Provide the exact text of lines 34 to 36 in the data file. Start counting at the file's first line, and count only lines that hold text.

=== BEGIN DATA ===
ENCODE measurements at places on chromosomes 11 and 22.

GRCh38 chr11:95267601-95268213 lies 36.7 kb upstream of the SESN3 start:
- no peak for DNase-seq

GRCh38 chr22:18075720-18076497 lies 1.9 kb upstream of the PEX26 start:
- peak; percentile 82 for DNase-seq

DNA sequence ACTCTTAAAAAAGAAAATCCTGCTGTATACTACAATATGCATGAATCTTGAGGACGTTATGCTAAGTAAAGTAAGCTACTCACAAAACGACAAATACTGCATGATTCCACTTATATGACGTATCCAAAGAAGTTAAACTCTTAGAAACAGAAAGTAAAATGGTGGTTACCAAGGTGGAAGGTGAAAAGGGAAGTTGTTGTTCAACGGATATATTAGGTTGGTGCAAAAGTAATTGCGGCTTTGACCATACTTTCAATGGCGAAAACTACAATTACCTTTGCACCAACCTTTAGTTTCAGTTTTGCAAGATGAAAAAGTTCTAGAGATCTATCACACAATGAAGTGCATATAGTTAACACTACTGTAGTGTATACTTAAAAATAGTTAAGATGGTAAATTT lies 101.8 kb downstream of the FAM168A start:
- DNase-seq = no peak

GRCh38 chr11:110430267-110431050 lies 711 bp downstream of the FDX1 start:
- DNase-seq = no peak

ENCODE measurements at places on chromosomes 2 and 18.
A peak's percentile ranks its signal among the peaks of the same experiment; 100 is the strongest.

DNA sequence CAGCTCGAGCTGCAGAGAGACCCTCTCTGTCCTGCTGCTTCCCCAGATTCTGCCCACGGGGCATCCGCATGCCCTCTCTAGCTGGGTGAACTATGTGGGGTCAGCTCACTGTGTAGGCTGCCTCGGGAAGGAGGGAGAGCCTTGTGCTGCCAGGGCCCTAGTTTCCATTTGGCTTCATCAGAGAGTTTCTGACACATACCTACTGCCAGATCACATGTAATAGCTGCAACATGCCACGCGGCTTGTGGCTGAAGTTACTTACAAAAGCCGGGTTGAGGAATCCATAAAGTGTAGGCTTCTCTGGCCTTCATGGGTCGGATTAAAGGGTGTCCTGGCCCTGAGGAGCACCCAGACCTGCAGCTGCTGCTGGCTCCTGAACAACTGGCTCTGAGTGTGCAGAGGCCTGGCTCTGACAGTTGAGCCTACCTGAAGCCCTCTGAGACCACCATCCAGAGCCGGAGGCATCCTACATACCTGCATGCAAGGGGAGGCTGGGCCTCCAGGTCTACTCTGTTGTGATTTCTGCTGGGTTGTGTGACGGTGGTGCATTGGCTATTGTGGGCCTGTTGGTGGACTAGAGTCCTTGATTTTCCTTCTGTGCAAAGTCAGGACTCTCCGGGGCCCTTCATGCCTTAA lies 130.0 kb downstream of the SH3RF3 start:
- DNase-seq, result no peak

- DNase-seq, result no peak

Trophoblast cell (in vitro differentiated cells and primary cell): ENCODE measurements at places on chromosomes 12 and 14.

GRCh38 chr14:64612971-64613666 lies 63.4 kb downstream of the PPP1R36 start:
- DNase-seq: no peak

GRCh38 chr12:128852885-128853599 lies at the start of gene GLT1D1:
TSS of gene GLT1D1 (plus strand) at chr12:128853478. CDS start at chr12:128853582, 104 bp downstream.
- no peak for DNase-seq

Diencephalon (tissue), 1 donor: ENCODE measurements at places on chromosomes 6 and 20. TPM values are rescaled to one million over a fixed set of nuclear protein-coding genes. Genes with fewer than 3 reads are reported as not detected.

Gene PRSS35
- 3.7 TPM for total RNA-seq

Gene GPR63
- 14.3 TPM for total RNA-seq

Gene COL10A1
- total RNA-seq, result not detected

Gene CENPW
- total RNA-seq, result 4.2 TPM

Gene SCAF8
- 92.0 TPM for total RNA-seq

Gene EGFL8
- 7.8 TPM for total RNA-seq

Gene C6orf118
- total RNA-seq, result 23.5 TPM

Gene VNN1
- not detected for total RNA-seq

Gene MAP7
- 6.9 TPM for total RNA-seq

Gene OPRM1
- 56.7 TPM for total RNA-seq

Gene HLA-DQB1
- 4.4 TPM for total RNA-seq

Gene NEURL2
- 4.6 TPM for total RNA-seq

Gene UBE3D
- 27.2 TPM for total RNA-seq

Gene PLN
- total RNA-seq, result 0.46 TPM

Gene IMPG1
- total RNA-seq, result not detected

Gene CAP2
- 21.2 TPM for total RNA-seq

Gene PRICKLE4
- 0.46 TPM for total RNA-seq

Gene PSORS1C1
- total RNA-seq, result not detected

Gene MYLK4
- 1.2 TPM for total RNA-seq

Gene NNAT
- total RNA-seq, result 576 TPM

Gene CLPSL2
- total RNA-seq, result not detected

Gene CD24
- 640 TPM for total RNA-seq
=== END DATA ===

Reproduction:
Gene C6orf118
- total RNA-seq, result 23.5 TPM

Gene VNN1